Registered providers needn’t reinvent the wheel. There are a number of products and services already on the market that can help tenants to budget and promote rents getting paid on time. Housing Technology asked David Hall, a senior associate at Anthony Collins Solicitors, to examine what to ask for from a financial services provider tender or contract.
As is widely know, although housing benefit is currently paid directly to housing providers by the local authority to cover rent payments, benefits-supported tenants will soon be expected to manage their own income and expenditure through universal credit. Tenants will receive a single, monthly benefits payment and will have to pay rent and their other bills from it.
Some benefits-supported tenants may find changes to their financial routine particularly difficult to manage. Those with debt problems, poor numeracy skills, learning difficulties, older people or substance abusers may not be ready to budget for themselves when the scheme comes into effect, resulting in late or non-payments of rent as well as other important bills.
To minimise the chance of rents not being paid, many housing providers are working with financial services providers (FSP) to give tenants access to ‘jam jar’ bank accounts. These are designed to be very easy to use for people who have never used a bank account, and allow tenants to set up direct debits and standing orders for regular outgoings while splitting the remaining funds between pots or jam jars.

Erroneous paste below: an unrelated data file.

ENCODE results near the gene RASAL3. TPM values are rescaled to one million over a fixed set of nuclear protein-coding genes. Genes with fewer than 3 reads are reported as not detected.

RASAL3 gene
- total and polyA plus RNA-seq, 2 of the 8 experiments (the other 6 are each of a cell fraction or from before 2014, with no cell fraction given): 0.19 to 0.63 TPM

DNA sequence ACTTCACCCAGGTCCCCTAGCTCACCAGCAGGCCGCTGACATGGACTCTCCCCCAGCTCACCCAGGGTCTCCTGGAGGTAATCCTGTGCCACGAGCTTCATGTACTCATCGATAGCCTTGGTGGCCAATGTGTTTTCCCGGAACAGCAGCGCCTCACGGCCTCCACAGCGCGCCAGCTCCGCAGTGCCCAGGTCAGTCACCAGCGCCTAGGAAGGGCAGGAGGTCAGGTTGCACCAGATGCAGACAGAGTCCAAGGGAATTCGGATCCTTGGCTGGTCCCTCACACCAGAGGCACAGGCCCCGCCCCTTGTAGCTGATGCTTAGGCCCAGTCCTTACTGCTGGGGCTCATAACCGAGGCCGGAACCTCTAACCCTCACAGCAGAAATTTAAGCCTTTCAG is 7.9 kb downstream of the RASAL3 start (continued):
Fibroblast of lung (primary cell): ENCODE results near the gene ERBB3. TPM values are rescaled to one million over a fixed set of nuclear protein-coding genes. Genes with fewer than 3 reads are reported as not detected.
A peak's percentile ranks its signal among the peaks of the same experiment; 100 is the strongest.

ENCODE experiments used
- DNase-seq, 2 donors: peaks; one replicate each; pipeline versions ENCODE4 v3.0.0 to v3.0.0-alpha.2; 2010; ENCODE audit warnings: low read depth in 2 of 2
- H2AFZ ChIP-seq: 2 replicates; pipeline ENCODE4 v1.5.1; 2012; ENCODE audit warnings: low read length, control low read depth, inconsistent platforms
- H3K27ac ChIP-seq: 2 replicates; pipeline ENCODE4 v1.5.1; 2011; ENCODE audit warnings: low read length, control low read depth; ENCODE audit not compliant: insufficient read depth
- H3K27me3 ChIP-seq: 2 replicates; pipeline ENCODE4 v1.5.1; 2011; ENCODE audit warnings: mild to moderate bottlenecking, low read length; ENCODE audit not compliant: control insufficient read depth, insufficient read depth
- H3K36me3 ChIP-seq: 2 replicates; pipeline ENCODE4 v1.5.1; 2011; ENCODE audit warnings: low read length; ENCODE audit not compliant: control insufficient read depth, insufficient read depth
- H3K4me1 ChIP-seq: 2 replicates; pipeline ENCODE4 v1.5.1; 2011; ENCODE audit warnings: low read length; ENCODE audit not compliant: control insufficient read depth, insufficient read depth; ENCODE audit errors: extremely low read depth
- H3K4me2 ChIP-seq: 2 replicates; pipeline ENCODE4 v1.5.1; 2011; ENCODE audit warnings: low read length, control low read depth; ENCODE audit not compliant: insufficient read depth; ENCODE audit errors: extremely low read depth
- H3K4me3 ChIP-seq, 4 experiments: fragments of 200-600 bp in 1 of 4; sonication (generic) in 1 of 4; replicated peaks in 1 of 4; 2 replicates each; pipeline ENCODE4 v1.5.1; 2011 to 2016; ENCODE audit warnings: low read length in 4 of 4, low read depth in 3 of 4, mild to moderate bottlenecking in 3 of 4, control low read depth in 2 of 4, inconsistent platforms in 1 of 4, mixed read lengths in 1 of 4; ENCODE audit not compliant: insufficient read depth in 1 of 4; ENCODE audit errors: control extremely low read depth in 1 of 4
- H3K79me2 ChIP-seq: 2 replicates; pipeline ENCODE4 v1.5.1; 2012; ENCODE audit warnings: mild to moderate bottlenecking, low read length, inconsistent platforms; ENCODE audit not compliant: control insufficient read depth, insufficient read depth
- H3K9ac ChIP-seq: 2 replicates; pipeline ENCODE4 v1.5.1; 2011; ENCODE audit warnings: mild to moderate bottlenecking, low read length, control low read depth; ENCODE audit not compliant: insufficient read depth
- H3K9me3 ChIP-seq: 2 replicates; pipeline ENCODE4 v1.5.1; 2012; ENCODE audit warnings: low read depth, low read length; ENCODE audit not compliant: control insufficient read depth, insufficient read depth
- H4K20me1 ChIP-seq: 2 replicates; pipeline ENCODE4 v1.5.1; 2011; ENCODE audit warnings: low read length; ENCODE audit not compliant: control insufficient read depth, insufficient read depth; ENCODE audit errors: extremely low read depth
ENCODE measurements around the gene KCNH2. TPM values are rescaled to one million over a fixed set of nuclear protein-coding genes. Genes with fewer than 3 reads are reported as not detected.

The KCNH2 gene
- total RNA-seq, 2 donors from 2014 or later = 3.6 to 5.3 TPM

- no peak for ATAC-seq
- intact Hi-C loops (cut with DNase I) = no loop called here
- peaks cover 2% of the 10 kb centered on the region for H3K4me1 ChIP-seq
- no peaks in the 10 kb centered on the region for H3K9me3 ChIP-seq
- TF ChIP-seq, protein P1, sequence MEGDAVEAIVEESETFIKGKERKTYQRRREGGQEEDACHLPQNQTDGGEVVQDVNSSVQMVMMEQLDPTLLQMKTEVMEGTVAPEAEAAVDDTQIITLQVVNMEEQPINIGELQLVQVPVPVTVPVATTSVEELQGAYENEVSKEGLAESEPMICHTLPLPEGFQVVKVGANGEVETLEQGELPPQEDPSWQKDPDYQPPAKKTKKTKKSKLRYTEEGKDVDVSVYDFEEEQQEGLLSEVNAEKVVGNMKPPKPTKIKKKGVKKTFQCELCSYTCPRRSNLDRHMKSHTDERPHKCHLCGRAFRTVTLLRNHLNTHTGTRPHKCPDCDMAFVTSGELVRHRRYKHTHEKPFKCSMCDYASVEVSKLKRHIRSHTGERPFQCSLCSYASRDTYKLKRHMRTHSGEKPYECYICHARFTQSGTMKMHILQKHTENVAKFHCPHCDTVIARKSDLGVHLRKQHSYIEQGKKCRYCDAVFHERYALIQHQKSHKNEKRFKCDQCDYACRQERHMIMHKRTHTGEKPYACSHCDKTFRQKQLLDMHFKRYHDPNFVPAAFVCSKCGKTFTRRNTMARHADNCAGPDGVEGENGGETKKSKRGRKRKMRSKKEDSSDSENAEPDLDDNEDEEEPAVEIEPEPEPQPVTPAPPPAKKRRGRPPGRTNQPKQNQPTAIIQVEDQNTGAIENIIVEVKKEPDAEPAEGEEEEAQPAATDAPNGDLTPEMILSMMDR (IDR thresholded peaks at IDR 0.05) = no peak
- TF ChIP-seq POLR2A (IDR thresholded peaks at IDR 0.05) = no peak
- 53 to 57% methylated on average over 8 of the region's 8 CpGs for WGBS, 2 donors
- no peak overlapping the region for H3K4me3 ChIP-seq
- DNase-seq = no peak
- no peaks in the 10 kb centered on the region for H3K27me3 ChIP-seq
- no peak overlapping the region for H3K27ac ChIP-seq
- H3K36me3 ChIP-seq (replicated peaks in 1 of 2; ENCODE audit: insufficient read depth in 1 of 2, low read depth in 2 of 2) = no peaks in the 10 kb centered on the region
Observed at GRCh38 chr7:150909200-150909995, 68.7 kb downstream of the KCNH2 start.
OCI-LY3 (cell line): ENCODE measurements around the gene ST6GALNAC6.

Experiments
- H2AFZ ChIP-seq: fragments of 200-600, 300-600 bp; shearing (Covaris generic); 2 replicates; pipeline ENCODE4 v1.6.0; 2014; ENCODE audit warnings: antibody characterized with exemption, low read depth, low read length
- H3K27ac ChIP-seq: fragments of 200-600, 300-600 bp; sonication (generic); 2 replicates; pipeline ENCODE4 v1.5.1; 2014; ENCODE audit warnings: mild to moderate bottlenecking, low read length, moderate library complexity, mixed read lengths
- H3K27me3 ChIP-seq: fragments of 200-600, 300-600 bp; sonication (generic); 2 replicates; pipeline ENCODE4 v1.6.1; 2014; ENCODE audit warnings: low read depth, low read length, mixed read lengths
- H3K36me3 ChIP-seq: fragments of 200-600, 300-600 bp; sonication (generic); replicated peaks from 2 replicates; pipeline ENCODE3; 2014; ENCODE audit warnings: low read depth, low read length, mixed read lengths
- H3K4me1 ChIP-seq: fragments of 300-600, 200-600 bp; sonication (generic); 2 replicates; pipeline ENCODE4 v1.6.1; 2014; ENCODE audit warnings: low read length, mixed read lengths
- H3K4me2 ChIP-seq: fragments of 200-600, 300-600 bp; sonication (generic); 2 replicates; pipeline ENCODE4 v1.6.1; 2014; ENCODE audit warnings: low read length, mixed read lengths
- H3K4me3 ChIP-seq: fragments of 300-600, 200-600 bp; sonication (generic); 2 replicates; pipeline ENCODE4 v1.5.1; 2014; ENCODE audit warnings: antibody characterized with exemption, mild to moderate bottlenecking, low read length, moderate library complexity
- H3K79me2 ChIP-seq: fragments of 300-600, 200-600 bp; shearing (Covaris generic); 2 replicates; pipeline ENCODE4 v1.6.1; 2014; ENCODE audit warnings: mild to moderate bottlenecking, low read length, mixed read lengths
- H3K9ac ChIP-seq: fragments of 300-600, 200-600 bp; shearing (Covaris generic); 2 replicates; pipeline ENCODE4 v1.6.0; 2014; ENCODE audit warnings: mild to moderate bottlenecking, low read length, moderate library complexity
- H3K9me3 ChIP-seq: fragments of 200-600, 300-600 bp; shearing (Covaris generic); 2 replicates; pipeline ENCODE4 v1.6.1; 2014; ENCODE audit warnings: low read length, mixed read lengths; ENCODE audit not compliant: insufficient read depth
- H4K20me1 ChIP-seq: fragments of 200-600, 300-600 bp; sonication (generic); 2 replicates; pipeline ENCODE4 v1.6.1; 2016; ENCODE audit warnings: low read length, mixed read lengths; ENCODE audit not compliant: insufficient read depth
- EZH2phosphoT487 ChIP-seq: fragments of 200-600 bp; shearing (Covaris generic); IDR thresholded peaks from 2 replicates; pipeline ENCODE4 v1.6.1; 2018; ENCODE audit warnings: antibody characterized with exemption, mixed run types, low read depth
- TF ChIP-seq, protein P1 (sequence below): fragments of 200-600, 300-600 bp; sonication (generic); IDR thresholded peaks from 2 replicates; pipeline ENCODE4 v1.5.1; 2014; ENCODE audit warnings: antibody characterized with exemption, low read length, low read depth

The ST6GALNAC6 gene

It is in the best interest of the housing provider to encourage tenants to set up jam jar accounts to help ensure that rent is paid on time. When looking for an FSP partner, there are a number of criteria to look for to ensure that the product chosen for tenants’ use benefits all parties.
First, it is important to find a product that tenants will value and be happy to use. Ease of use is one of the first things to examine. While a high percentage of users in younger age groups will have access to the internet and feel comfortable using this channel to manage their finances, this will not apply to all tenants. Housing providers should look for an FSP that also offers telephone and SMS banking and support too. Providing multiple access points promotes active financial management by making tenants’ funds more visible.
The set up of the account is also particularly important. Housing providers should make sure that the account is flexible and can include enough jam jars to support a wide range of lifestyles and habits of bill paying, necessary purchases and savings. Basic accounts are structured with a minimum of two pots covering bills and spending.
Additional functions to encourage saving can be built into the account where any money left in the ‘spending’ jar is automatically swept into a savings pot at the end of the month. Users should be able to opt in to this type of service, but housing providers should use the procurement process to investigate the options available in order to get the most desirable products and get buy-in from tenants. Consider doing some testing, drawing on your existing tenant engagement arrangements, and maybe even build that into your tendering requirements.
Your interest in how much tenants like the jam jar facilities that you offer them may depend on your level of commitment to a financial inclusion strategy. Whatever your corporate views on that matter, and even if you find a jam jar account that is liked by tenants, you will probably need to offer incentives to get the least interested tenants on board. You should also give at least equal priority to your business objective; you need jam jar accounts so that the rent gets paid (many FSPs have yet to latch on to this!).